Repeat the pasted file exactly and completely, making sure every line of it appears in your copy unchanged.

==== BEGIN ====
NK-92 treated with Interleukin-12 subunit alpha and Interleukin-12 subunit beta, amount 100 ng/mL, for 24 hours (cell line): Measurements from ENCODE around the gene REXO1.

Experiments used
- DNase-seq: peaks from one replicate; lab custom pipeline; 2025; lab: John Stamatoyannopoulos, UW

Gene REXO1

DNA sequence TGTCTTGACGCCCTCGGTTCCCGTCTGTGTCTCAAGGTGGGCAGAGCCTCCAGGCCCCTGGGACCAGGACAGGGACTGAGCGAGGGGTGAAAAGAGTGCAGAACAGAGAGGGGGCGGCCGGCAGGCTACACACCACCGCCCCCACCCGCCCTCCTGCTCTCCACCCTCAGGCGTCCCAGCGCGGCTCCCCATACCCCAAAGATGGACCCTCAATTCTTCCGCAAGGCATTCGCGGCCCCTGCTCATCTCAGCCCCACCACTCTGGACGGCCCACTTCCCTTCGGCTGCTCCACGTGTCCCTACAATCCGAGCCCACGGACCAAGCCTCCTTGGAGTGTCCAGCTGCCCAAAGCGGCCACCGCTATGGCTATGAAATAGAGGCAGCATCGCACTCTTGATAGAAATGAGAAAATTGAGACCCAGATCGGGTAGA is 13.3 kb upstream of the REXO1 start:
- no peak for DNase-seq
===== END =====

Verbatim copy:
NK-92 treated with Interleukin-12 subunit alpha and Interleukin-12 subunit beta, amount 100 ng/mL, for 24 hours (cell line): Measurements from ENCODE around the gene REXO1.

Experiments used
- DNase-seq: peaks from one replicate; lab custom pipeline; 2025; lab: John Stamatoyannopoulos, UW

Gene REXO1

DNA sequence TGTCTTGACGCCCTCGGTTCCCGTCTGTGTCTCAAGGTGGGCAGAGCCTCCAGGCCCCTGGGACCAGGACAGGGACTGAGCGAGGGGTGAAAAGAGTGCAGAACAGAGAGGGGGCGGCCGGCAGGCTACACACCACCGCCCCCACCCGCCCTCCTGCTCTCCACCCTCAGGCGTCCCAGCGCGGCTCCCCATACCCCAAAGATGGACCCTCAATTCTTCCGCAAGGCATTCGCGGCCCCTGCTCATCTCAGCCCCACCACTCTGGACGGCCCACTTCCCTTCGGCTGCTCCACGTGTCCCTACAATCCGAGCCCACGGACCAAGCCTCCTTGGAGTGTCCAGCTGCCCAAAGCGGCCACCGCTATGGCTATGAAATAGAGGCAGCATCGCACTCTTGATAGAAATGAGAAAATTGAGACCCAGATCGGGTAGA is 13.3 kb upstream of the REXO1 start:
- no peak for DNase-seq